“Overcoming Discouragement,” Ensign, Nov. 1998, 31
When a member of the Church is called to challenging responsibilities, it is only natural to reflect upon the events and people who brought him to this point in his life. The call to serve in the Seventy offers a chance to express appreciation to friends, family—especially my wife, Ruth Ann—and to the missionaries in the Arizona Phoenix Mission. I love all of you. I look forward also to serving the wonderful people of the Philippines.
Some years ago I was invited to participate in a fireside in which I outlined ways for people to overcome discouragement. At the beginning of the presentation, I invited those who were in attendance to write on a card a major challenge they were facing, one they would feel comfortable in having me share anonymously with other members of the group. When the problems came forward, I was overcome by the significant issues faced by members who looked in control of their lives. Here are some they listed:
My farm is not making any money.
My son has a terminal illness.
Friction with a teenage child.
My oldest son is nearly blind.
Learning to accept the death of my son.
My husband sees the flaws but doesn’t see the lovely things as much.
Many of us face significant challenges. Even the great prophet Enoch experienced sadness when he viewed the wickedness of the world: “And as Enoch saw this, he had bitterness of soul, and wept over his brethren, and said unto the heavens: I will refuse to be comforted; but the Lord said unto Enoch: Lift up your heart, and be glad; and look” (Moses 7:44).
There are at least three steps to take when striving to overcome discouragement:
You can work on changing your attitude toward the problem. Even though you can’t change the circumstances in which you work or live, you can always change your attitude.
You can receive help from those who are close to you—your family, friends, and ward members, those who love you the most.
You can develop a more powerful and complete trust in the Lord Jesus Christ.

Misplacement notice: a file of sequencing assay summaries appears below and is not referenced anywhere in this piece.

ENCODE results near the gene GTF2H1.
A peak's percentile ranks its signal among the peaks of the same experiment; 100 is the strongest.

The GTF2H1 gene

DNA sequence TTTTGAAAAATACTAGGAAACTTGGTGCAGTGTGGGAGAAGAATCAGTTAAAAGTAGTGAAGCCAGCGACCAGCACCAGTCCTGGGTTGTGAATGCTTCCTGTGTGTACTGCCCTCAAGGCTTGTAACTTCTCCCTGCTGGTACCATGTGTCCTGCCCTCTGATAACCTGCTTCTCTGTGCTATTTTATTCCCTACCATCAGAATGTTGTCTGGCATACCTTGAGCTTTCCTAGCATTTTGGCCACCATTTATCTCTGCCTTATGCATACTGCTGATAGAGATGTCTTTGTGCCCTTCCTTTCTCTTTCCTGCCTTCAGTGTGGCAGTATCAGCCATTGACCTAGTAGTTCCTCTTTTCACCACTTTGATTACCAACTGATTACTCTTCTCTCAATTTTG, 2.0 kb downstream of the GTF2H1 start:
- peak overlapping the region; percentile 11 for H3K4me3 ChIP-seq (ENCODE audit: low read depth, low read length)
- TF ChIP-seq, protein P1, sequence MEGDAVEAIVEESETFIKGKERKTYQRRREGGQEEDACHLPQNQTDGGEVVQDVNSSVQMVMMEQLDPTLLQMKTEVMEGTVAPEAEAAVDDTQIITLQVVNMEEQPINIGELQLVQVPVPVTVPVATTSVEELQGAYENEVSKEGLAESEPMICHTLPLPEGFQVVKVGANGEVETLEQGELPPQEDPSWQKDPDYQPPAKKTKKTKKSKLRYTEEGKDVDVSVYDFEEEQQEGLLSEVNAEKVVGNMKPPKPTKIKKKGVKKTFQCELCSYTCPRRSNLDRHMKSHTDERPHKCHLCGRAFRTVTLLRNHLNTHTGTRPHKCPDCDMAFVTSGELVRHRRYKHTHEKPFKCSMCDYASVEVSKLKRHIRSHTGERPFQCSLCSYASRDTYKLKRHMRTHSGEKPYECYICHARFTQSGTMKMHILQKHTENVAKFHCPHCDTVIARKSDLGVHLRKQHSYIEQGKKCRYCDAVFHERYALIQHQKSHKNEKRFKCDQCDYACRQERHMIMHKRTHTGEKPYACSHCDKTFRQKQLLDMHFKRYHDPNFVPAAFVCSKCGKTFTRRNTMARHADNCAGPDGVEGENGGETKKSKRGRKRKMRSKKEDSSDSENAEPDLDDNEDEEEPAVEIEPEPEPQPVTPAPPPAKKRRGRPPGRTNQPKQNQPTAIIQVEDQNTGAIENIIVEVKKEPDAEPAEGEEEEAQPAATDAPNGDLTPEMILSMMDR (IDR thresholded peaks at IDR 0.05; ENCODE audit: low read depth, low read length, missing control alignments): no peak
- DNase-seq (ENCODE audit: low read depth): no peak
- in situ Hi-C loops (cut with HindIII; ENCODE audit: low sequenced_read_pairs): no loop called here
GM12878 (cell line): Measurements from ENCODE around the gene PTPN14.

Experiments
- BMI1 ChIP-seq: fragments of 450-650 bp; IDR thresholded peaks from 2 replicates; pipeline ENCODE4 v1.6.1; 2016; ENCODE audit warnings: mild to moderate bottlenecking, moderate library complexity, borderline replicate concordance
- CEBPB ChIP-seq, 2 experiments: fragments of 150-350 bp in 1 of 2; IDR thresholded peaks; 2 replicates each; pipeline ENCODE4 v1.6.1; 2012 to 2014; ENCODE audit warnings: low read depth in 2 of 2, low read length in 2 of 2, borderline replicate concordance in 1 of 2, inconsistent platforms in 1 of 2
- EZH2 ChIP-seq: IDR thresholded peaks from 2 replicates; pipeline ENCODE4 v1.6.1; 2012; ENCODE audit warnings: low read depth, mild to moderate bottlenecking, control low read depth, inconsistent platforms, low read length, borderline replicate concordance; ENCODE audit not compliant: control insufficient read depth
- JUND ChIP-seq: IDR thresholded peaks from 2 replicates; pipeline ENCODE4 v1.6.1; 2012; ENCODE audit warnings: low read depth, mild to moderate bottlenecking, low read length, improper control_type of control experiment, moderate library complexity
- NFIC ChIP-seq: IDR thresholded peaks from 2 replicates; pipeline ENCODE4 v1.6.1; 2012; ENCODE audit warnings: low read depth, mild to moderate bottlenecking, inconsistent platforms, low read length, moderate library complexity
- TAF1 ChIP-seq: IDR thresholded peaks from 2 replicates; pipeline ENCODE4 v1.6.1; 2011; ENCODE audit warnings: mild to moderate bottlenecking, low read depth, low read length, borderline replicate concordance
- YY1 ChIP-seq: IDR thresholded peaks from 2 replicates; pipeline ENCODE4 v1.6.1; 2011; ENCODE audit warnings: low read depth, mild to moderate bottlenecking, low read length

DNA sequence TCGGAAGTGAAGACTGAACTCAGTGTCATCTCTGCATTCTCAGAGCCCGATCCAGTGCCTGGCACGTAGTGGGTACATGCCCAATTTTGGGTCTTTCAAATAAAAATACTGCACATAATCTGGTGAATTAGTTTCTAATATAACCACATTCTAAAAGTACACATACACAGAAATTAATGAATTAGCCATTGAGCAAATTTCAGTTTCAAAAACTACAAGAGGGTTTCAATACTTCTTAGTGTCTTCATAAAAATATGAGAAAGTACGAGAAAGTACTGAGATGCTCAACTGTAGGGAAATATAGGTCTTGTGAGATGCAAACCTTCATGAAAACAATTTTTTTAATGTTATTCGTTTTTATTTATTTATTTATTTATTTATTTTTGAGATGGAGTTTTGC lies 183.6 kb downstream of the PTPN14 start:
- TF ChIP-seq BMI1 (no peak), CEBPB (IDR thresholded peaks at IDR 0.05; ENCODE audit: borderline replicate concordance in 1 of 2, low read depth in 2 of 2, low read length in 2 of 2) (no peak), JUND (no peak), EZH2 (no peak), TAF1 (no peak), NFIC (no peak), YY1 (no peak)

Change your attitude. By looking at a problem in a different way, it may be possible to reduce discouragement. I have been impressed with the pioneer story told about Zina Young. After experiencing the death of parents, crop failure, and sickness, she was encouraged with a spiritual experience that changed her attitude. While attempting to seek divine help, she heard her mother’s voice: “Zina, any sailor can steer on a smooth sea, when rocks appear, sail around them.” A prayer came quickly: “O Father in heaven, help me to be a good sailor, that my heart shall not break on the rocks of grief” (“Mother,” The Young Woman’s Journal, Jan. 1911, 45). It is often difficult to change circumstances, but a positive attitude can help lift discouragement.
Accept help from others. The next important point is to be willing to ask for help from those around you. Sometimes help comes from unexpected sources. A few years ago I stood in line in Chicago waiting to put my baggage on a plane. Behind me was an older man. After a few minutes he said to me, “Where are you going?” I said that I was heading for Salt Lake City. He said, “I’m going there too. Are you a Mormon?” I responded by saying I was. He said that he had been a Latter-day Saint all his life and had prepared himself finally to go to the temple. While waiting for the plane, he opened his suitcase to show me all the missionary pictures that he had collected through the years. After some minutes, we were on our way and had a wonderful talk as we flew toward Utah. Upon arrival, we left the plane quickly. I made sure he knew where he was going and said good-bye.
Some weeks later, I received this card in the mail: “Dear Brother Christensen, I lost your address and then found it. So, I’m writing you a card. When I met you in Chicago, it was a prayer answered. I never travel anywhere. I wanted to be with someone. I have thought of you many times. I really enjoyed myself in Salt Lake City at the temple. Hope to see you someday. Thanks many times for the help you were to me.” I wasn’t planning to be useful that day, but I’m grateful for this brother who sought for extra help and I was nearby to assist.
Develop trust in the Lord. I’ve talked about changing attitudes and receiving help from others. Now, let me mention the need to put more trust and faith in the Lord. I once talked to a woman who received help with her discouragement. While waiting for a temple session to begin, she picked up a Book of Mormon to read a verse. Her eyes fixed upon Alma 34:3: “And as ye have desired of my beloved brother that he should make known unto you what ye should do, because of your afflictions; and he hath spoken somewhat unto you to prepare your minds; yea, and he hath exhorted you unto faith and to patience.” The scripture in Alma was an answer to her prayer. The message was simple: the problem she faced was going to take a long time to solve. If we place a little more patience in the process and a greater amount of faith in the Lord, our challenges will find their way toward successful conclusions.
In the Doctrine and Covenants we read this: “If thou art sorrowful, call on the Lord thy God with supplication, that your souls may be joyful” (D&C 136:29).
I pray all of us may appreciate the challenges we have and try to improve our attitudes, even though our problems remain the same. Ask help from friends and family. I also testify that Jesus Christ lives and that He will help us through our discouragements if we will humbly ask for His love. In the name of Jesus Christ, amen.